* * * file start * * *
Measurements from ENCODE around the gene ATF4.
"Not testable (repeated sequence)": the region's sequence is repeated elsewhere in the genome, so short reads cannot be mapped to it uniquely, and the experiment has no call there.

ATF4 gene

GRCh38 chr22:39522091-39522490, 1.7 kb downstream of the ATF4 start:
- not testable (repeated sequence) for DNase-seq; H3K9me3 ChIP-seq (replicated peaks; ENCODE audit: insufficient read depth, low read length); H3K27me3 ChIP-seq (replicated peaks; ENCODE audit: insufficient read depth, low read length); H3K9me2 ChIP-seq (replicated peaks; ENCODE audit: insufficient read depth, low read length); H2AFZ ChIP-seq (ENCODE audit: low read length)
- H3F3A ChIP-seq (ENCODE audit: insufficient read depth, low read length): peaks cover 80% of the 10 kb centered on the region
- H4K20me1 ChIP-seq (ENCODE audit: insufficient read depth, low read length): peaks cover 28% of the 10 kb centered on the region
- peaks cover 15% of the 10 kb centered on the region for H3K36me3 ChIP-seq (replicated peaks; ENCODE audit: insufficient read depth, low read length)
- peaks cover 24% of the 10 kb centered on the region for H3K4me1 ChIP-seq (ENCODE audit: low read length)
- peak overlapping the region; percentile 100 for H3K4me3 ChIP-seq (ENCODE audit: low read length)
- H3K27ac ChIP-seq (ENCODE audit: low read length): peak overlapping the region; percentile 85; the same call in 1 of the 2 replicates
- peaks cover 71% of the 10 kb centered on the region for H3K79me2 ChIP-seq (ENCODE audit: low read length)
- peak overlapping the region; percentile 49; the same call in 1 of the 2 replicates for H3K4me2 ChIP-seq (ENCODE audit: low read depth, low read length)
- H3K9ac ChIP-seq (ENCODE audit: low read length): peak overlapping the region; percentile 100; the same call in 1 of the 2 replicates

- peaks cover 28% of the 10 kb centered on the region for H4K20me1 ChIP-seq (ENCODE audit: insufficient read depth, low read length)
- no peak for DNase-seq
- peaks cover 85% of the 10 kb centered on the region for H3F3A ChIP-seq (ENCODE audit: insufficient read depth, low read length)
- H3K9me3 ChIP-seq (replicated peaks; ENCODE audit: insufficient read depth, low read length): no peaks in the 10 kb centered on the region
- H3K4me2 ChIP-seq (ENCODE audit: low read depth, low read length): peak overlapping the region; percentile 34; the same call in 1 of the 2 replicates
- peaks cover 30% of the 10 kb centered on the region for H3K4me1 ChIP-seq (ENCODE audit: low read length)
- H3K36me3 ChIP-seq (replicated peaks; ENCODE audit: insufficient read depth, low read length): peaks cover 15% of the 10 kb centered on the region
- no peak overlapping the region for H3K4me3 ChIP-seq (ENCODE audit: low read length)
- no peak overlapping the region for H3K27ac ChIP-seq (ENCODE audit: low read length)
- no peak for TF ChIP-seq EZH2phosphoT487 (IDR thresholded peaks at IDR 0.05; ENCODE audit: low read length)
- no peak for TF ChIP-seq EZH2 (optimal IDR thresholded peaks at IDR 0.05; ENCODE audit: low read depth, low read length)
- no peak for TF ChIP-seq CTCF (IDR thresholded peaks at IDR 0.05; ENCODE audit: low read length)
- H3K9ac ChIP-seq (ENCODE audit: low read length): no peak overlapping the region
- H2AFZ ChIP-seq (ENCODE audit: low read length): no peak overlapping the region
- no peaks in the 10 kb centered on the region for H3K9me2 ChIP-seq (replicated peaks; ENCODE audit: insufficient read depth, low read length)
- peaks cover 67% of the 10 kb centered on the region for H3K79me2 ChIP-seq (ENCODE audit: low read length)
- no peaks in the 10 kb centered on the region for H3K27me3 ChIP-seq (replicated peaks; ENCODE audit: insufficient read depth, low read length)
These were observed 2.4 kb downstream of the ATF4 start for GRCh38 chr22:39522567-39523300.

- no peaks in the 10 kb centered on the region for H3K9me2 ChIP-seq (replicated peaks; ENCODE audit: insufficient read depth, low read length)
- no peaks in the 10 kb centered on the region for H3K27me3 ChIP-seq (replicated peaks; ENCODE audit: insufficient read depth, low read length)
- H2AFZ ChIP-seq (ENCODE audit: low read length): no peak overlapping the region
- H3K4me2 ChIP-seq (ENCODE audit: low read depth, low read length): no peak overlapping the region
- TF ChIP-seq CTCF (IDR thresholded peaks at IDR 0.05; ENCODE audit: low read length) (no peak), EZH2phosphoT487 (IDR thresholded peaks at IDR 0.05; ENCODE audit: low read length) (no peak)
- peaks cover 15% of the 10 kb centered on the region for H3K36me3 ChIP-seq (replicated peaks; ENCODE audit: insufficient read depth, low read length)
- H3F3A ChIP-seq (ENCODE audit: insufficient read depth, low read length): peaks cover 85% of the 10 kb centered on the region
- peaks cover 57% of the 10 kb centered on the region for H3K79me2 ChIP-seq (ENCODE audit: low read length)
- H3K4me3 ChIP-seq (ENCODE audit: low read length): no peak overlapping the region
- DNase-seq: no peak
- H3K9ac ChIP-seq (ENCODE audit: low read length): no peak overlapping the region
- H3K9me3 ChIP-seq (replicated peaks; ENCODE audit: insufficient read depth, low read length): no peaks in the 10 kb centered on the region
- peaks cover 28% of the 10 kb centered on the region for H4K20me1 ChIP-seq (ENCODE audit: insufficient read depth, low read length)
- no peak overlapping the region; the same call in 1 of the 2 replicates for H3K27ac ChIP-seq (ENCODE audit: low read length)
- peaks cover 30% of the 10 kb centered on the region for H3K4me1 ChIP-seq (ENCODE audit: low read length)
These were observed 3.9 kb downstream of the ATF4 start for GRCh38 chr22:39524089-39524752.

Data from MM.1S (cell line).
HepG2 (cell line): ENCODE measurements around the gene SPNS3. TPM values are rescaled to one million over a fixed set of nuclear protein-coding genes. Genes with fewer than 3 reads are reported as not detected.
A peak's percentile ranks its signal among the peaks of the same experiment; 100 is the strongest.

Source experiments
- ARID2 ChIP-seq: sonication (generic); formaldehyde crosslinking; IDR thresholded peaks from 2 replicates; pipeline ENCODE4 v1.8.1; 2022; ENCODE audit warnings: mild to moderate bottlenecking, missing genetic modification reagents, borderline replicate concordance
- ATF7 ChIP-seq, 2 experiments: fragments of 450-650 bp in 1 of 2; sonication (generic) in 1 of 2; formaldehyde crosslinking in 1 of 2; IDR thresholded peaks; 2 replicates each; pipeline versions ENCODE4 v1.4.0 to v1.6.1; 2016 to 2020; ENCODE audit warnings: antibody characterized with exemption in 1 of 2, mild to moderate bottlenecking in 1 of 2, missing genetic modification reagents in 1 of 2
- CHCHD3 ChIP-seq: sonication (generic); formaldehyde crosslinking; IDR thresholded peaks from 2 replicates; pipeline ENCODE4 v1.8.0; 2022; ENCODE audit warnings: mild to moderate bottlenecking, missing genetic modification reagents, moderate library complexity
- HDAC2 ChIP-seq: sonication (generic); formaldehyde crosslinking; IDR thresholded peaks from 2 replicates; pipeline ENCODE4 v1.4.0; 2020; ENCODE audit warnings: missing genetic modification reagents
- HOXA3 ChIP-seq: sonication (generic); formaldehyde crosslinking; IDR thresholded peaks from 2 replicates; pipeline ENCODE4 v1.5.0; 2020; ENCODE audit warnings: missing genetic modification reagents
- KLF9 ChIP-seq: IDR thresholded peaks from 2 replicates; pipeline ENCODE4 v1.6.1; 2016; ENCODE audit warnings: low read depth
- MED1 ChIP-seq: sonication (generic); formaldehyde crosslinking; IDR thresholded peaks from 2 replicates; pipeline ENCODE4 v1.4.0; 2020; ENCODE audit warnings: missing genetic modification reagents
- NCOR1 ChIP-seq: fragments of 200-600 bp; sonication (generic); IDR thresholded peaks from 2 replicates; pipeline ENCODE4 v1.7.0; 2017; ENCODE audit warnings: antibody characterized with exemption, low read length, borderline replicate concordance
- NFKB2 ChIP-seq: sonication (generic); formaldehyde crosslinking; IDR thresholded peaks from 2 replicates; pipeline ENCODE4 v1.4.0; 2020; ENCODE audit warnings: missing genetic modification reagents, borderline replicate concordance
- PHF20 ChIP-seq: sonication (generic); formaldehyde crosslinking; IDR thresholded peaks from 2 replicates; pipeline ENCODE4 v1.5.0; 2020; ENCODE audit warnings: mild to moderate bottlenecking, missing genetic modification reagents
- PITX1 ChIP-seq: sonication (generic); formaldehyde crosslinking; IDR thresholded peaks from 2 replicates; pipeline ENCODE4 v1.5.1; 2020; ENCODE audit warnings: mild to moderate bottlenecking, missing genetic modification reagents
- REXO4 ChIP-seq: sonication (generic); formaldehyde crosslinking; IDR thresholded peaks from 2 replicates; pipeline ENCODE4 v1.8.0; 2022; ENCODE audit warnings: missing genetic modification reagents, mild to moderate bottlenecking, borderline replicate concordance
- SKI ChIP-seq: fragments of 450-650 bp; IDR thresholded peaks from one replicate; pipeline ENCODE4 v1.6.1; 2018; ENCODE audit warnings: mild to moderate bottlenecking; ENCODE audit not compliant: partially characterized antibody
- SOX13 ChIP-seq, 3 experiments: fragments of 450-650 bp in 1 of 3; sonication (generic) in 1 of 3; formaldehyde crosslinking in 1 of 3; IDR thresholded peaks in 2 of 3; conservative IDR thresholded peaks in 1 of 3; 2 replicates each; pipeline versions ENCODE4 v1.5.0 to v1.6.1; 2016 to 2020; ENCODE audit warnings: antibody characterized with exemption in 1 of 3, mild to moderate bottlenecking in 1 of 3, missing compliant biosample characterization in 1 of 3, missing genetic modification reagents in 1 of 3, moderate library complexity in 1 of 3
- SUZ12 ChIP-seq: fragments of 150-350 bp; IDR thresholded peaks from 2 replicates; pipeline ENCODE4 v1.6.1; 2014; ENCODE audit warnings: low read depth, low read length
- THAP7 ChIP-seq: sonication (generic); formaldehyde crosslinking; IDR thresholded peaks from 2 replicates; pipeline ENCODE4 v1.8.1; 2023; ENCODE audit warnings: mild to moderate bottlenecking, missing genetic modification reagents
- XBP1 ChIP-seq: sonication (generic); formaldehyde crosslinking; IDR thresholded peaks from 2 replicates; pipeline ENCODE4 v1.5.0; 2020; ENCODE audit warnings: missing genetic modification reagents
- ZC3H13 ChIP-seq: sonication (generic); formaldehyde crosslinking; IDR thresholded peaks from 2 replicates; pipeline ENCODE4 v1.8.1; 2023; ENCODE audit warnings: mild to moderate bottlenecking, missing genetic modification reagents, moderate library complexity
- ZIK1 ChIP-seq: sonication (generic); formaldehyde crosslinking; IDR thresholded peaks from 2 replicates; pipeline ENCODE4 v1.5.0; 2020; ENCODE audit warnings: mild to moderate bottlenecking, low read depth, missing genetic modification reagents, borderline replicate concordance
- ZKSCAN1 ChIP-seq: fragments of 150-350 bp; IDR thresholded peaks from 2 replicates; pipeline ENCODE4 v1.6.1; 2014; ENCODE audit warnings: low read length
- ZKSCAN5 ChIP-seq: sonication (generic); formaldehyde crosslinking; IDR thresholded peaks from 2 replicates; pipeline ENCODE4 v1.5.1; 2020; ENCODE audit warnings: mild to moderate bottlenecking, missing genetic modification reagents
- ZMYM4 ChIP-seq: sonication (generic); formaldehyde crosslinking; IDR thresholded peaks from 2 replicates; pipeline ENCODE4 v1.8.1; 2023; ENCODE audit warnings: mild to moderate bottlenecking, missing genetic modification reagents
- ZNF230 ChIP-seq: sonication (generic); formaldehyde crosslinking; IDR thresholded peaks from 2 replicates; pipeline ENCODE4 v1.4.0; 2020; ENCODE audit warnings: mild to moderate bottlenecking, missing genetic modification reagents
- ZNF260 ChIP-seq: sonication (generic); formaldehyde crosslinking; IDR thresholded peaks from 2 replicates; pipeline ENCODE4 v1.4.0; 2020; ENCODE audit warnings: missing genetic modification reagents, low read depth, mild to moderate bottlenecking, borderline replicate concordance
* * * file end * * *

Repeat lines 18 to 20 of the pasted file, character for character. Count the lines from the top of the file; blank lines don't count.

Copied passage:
- H3K9me3 ChIP-seq (replicated peaks; ENCODE audit: insufficient read depth, low read length): no peaks in the 10 kb centered on the region
- H3K4me2 ChIP-seq (ENCODE audit: low read depth, low read length): peak overlapping the region; percentile 34; the same call in 1 of the 2 replicates
- peaks cover 30% of the 10 kb centered on the region for H3K4me1 ChIP-seq (ENCODE audit: low read length)